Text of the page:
The Ontological argument
"I am who I am" (Exodus 3:14)
The Ontological argument was formulated by Anselm, while he was the Abbot of Bec, in works such as De Veritate, De Libero Arbitrino, Monologion and Proslogion. Anselm was trying to find an argument that would be self-contingent and, hence, for its proof require nothing but itself.
In Proslogion the argument is that God is a being than which no greater can be thought, and if that being did not exist, a greater being could actually be thought of, and thus God must necessarily exist. In chapter 15 Anselm even argued that God must be greater than that which no greater can be thought. Let's call that being T from now on. Formally Anselm's argument can be stated this way:
- When someone thinks of T, that being exists in his mind.
- If T does not exist in reality as well as in the mind, then T is not T, since there exists something greater, and that greater thing can be thought of.
- But if T = T, then T exists in reality as well.
- Thus God must necessarily exist.
It may not be very easy at first sight to put the finger on the fallacy of this argument, but a little thinking and reading revealed to me the following points. It is obvious from the objections that the Ontological argument has never been quite accepted by philosophers, and that it is the worst of all the classical "evidences" for christianity.
- Begging the question
My immediate objection to this argument was that it begs the question. Only if one already sees God as the greatest being that exists can that person be convinced by the argument. Atheists don't believe there exists a being T, so for us the argument is not valid. This is exactly the same criticism that Thomas Aquinas expressed in his Summa Theologiae.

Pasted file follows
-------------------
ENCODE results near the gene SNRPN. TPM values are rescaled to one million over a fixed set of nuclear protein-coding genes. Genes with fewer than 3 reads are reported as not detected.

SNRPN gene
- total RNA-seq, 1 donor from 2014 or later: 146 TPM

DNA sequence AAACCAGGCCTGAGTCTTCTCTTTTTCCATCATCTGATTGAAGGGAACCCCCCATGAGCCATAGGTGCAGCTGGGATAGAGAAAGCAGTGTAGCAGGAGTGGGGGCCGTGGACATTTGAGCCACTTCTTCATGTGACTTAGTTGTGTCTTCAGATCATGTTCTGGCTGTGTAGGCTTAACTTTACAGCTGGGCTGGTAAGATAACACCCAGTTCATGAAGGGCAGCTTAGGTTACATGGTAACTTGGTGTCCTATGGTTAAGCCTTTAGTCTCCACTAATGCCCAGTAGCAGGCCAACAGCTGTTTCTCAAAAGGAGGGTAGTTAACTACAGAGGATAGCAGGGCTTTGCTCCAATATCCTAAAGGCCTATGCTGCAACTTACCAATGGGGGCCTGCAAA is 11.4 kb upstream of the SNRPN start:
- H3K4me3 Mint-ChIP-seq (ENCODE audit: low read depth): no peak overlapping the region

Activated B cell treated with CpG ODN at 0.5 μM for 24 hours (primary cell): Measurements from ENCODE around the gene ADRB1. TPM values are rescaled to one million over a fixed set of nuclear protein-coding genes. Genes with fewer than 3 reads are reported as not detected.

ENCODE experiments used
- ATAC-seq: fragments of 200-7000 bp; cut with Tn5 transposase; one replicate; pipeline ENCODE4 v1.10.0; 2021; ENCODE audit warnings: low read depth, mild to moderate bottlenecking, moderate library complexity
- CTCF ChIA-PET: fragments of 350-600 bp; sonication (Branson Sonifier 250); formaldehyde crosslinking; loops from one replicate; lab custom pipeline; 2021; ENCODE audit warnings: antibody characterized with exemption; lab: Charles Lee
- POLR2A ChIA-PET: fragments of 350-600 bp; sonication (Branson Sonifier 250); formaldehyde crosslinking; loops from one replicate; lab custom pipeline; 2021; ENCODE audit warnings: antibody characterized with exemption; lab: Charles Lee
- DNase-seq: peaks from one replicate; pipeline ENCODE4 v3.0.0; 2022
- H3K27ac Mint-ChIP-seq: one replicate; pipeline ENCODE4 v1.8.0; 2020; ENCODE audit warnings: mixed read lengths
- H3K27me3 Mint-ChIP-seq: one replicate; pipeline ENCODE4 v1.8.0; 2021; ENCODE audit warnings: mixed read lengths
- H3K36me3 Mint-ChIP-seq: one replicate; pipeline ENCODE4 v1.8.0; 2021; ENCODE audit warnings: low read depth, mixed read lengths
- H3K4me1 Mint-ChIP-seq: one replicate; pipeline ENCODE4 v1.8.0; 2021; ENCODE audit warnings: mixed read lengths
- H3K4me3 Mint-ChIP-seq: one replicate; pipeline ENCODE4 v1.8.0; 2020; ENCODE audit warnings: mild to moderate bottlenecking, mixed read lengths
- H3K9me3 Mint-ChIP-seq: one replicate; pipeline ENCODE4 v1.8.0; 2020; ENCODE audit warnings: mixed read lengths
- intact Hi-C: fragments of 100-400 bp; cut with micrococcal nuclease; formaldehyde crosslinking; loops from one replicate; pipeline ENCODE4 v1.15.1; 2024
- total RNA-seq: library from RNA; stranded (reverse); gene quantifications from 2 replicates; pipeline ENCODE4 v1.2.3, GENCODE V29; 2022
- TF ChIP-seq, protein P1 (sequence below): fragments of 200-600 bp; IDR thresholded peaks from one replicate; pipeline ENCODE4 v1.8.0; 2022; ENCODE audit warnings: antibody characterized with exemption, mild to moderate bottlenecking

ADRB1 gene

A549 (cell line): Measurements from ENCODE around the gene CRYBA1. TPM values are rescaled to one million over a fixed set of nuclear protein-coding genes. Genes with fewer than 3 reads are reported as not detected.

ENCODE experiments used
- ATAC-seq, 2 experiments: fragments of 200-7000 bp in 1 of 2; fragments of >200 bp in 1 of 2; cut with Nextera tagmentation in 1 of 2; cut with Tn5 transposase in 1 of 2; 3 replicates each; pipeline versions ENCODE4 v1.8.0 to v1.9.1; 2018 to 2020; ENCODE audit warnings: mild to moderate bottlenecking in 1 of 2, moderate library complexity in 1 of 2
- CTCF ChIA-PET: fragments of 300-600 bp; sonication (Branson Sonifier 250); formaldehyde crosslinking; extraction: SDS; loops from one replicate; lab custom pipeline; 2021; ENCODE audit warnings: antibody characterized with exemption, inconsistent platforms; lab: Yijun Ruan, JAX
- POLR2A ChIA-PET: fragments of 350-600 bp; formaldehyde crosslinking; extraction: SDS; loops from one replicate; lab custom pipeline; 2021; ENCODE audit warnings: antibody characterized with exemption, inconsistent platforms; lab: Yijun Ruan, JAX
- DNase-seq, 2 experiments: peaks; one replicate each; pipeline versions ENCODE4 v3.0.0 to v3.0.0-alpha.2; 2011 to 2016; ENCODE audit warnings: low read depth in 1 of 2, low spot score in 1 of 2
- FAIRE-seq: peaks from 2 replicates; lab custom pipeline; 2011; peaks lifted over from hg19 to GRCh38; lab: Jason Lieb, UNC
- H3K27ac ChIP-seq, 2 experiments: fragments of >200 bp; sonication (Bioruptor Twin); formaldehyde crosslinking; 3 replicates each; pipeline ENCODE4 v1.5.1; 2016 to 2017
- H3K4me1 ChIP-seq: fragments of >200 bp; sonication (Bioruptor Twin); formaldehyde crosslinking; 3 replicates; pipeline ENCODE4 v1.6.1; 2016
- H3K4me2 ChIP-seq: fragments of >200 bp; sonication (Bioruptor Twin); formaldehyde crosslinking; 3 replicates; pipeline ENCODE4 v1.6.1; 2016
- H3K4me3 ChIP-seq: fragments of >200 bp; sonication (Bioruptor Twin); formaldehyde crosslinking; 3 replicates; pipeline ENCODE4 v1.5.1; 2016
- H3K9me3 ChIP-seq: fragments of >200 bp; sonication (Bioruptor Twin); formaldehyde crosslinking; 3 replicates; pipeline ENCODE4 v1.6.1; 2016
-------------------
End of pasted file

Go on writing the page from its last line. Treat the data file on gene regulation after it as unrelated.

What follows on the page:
"It cannot be argued that it actually exists, unless it is admitted that there really is something than which nothing greater can be thought; and it is precisely this that is not admitted by those who hold that God does not exist."
- What is greater than what can be thought of is unintelligible
Aquinas greatest objection, however, was that since god is a being greater than which can be thought, we cannot have enough information of the nature of god to set up an ontological argument. No man has enough knowledge of god's nature to assert his presense from it.
- Contradiction in terms
An objection that is Raised in George Smith's Atheism -- The Case Against God, is that "The Greatest that can be thought of" (or in his book: "A perfect being") is an ambigious statement. The greatest that can be thought of could as well be the greatest evil, or the greatest ignorant, as well as good or wise, being possible.
Anselms argument is equally appliable to qualities which human beings consider negative as positive, e.g. if a being more ignorant then can be thought of does not exist, something more ignorant can actually be thought of, and hence the ultimate ignorant being must exist. If god is the greatest that can be thought of he must be so in both the positive and the negative senses. Thus god as defined in the ontological argument is a contradiction in terms.
- Greatest what? And how?
Redefining the greatest to imply the greatest in all positive aspects, but not in the negative, does not solve this problem. What is positive and negative is not the same for all people. Thus the argument will be different for different people. For example: I consider honesty, truth and sceptisism to be three of the highest virtues, while many christians would say that dishonesty, lies and blind faith are virtues, if they leed to the salvation of more people. For me and them "the highest good" would not be the same. A logical argument about ultimate reality must be the same for all people, and hence the argument is invalid.
- The first premise is unsound